Fighting Racism: Our Moral Responsibility

Our hearts are heavy and we are horrified at the senseless murder of George Floyd last week by a Minneapolis police officer. We are devastated for the bereaved as they mourn his death and we are outraged at our system of justice which allowed for a human being’s life to be treated in such a callous way. The pain of this moment is amplified by generations of racism, discrimination, and violence against people of color in this country.

What has resulted this week has been a wave of protest, some peaceful and some violent. While violence should never be condoned, its spreading across the country awakens us all to the anger and frustration that many in this country are feeling as the patterns of racism continue to bear fruit hundreds of years after slavery and decades after Jim Crow.

And at the same time, there has been a powerful outpouring of support and compassion for victims of police brutality and acts of hate against black people. First, videos like this one of the Chief of the Michigan Police Department showing police solidarity with protesters show the importance of police leadership displaying messages of compassion and solidarity with peaceful protesters. Additionally, watch commentator, Trevor Noah, respond to this moment on the Daily Show.

We are reading accounts from our colleagues of tens of thousands of people going into the streets to help cities clean up after riots. People of every race, religion, and age wore masks as they carried brooms, shovels, and gloves in order to repair broken hearts by repairing their cities. They encouraged and supported one another to work together to overcome hatred and bring hope that we will build a nation where life is protected, no matter what race you are.

As Jews we know the feeling of being targeted by the authorities and know deeply our role as truth tellers and pursuers of peace and justice. We must commit ourselves to fight for the rights of every American to live in dignity, equality, and safety. In order to do this, it is incumbent on each one of us to do our part in working with our local civic and governmental groups as well as those on the front lines of fighting racism to make real and lasting change. We are grateful for our law enforcement officials who protect our freedom to protest peacefully and thank the majority of police officers who are partnering with us in realizing our vision to rid our systems of racism and inequality.

We will continue to do this important work at Shaarei Tikvah and we thank you for partnering with us in these ongoing efforts. If you are looking for ways to educate yourselves and your children about race, check out this resource from the ADL, this resource or this recent article. In addition, check out this excellent Zoom conversation about speaking to kids about racism.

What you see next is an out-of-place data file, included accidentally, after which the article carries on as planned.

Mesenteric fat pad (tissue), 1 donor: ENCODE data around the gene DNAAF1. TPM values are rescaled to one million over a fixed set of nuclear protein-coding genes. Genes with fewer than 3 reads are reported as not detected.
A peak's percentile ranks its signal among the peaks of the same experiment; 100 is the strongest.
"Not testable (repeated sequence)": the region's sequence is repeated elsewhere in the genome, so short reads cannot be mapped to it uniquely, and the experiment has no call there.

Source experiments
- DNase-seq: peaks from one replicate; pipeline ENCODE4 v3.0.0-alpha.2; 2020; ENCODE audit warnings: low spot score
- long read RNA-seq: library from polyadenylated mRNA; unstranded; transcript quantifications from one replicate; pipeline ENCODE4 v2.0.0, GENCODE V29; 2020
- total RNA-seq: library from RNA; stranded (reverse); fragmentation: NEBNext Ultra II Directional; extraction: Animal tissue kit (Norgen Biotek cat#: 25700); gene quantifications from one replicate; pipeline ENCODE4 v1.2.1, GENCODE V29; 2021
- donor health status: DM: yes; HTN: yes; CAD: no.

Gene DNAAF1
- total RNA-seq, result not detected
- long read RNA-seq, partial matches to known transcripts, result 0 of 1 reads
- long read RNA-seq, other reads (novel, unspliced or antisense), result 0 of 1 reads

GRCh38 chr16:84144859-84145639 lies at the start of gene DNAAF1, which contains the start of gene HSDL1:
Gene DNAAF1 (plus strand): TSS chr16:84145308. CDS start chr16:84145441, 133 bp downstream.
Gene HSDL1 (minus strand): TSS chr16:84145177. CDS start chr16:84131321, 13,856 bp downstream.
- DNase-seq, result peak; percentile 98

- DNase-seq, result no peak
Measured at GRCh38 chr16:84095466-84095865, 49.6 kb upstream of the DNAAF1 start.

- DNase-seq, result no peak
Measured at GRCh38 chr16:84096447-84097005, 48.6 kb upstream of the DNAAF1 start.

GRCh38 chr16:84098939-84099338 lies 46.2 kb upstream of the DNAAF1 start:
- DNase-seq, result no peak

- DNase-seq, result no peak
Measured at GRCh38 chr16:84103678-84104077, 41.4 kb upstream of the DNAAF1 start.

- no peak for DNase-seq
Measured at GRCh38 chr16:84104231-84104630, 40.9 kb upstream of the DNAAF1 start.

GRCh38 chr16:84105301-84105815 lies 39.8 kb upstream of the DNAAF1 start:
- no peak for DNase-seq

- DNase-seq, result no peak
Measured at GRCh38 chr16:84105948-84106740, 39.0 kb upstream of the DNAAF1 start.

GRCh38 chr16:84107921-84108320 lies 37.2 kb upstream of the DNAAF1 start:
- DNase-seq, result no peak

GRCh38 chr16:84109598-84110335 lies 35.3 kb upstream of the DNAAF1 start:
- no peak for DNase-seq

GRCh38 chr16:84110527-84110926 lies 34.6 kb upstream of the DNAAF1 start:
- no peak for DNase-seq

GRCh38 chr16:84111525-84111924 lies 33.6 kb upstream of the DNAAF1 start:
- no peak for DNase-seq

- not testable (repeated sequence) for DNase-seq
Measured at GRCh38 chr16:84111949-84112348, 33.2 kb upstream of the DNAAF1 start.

As we reflect on our role to be upstanders in the face of racism, we can learn from the example of Moses in the story of the Exodus as he responds to the suffering of the Hebrew slaves and a system of inequality long enmeshed in the functioning of ancient Egyptian society. The Torah describes the moment when Moses truly sees the suffering of the Hebrew slaves.
“Some time after that, when Moses had grown up, he went out to his kinsfolk, “vayar besivlotam,” and witnessed their suffering. He saw an Egyptian beating a Hebrew, one of his kinsmen.” (Exodus 2:11)

A midrash on this verse explains that Moses’ “witnessing” describes the way in which Moses tried to ease the burden of the slaves. “Rabbi Eliezer the son of Rabbi Yose the Galilean said: [If] he saw a large burden on a small person and a small burden on a large person, or a man’s burden on a woman and a woman’s burden on a man, or an elderly man’s burden on a young man and a young man’s burden on an elderly man, he would leave aside his rank and go and right their burdens, and act as though he were assisting Pharaoh…He set his eyes and mind to share in their distress.” (Exodus Rabbah 1:27)

As a result of Moses’ compassionate response, God is also moved to respond. God witnesses that just as Moses left his role as a comfortable Egyptian noble to support the Hebrew slaves, God felt the urge to leave the realm of Heaven and get involved in the activity on earth. As a result, God spoke to Moses out of the burning bush and set in motion the future redemption of the Israelites from Egypt.

Perhaps we too can learn from this example to listen and respond to the cries of our fellow citizens and work towards improving our systems of justice. We cannot allow our fear and relative comfort to prevent us from responding to this moment. Whether it is joining a protest or vigil, educating ourselves, or donating to a charity connected to these issues, our moral code demands response.
Chazak ve’ematz. May we find the courage to respond to the pain of our brothers and sisters with united purpose towards justice and peace.
With blessings for peace,
Rabbi Adam and Cantor Cohen
Click here to read a statement made by the Rabbinical Assembly, the professional organization of Conservative Rabbis, in response to these recent events.

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